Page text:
Wakeful, Part Six

Last time we looked at the Evening Star, we finished an inventory of the cargo holds and the dangers and strangeness inside them. Today, we’ll look at the systems at the ‘bottom’ of the ship, where all the hardware for the control systems and the ship’s ion drive are housed.

Among the first things players will notice once they turn their attention to anything related to long-range communication, navigation, or any sensors on the outside of the ship is that they’re all locked off from the mesh network; gaping holes can be detected where the systems should be hooked up, but anyone wanting access will have to squeeze into the crawlspaces in the base of the ship and access them via hardpoint.

Just getting into the crawlspaces is a harrowing experience; if the players have encountered any of the strange events elsewhere aboard the ship, they’ll need to make a Will x2 check just to open the hatch, as the infestation reworked it into a twisted fractal pattern that, while harmless by itself, evokes the rippling nanotech mold found elsewhere aboard the ship. Failing the check causes 1d10 Stress, while passing it inflicts 1 unless the MoS is +30 or better.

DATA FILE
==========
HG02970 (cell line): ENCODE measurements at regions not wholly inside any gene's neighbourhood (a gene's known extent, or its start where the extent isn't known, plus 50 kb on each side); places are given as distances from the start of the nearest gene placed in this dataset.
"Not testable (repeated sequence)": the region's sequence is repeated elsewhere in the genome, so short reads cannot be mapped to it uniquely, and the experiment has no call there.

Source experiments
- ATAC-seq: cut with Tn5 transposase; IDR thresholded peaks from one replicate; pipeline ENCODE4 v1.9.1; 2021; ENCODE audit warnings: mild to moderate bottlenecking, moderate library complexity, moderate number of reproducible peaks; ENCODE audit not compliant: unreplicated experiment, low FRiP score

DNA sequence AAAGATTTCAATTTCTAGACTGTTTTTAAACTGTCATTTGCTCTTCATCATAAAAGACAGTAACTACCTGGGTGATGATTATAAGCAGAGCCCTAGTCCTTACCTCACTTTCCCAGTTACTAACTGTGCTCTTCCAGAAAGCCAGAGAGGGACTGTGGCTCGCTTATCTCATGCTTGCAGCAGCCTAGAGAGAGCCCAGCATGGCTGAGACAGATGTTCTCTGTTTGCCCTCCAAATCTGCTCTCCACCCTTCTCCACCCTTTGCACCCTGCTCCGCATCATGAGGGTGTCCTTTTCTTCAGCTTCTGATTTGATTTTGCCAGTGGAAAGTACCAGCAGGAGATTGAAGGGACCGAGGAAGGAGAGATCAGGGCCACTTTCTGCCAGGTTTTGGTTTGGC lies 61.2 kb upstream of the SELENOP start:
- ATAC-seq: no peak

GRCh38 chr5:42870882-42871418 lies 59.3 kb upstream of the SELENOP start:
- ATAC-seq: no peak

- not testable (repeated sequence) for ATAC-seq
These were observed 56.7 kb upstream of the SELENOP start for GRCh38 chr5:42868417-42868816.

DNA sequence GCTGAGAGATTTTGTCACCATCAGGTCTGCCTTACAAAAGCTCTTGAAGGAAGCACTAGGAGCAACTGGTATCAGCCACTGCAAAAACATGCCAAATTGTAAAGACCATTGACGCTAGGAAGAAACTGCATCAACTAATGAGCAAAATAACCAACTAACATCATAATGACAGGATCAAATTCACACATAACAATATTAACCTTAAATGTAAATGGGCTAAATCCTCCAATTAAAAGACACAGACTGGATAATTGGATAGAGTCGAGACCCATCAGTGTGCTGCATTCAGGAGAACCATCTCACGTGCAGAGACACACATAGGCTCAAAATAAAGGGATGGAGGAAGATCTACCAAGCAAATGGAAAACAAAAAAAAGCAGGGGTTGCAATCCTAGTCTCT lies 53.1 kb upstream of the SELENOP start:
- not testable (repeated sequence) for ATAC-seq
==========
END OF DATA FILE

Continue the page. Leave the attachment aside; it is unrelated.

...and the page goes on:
Once down in the crawlspaces – a tight fit for a splicer or other regular-size human morph, somewhat more tolerable for a neotenic – the PCs need to navigate areas that have obviously been skewed and bent out of their original alignment, either by damage or by the contortions of the infestation; every system they want to access requires a check using Fray, Acrobatics, or Freefall to avoid getting stuck or being hurt on damaged surfaces for 1d10/2 points of damage.

Long-range communication and the farcasting system used to transmit egos to and from the ship will probably be high on the players’ list of systems to check, and the result is rather bad news; approximately fifteen minutes before the players woke up, while they were in the process of being instantiated, something blew the long-range high-gain antennae off the ship; if someone decides to volunteer to go outside and inspect the damage, they find a crater blown in the hull plating, as if something dense and high-velocity struck in just the right place to destroy any hope of fixing the situation.

Which, if they check the blocked-off system logs, is exactly what happened; a text message is waiting from an anonymous source. “To the poor bastards reading this, I can only say that I’m sorry. When I stole your egos from cold storage in a 9Lives facility, I knew I was sentencing you to a fate I wouldn’t wish on anyone, but I had to grab what I could for this emergency. Hopefully you have the skills needed for what you need to do, because otherwise Luna is screwed. The ship you’re on is the Evening Star, a bulk cargo vessel that went missing during the Fall. It showed back up just recently, and it’s pretty clearly infected with TITAN tech. Right now, it’s on a collision course for Nectar, and it’s moving fast enough that even if they try to intercept or blow it off, it – or the debris of the wreckage – will hail down across the lunar surface.”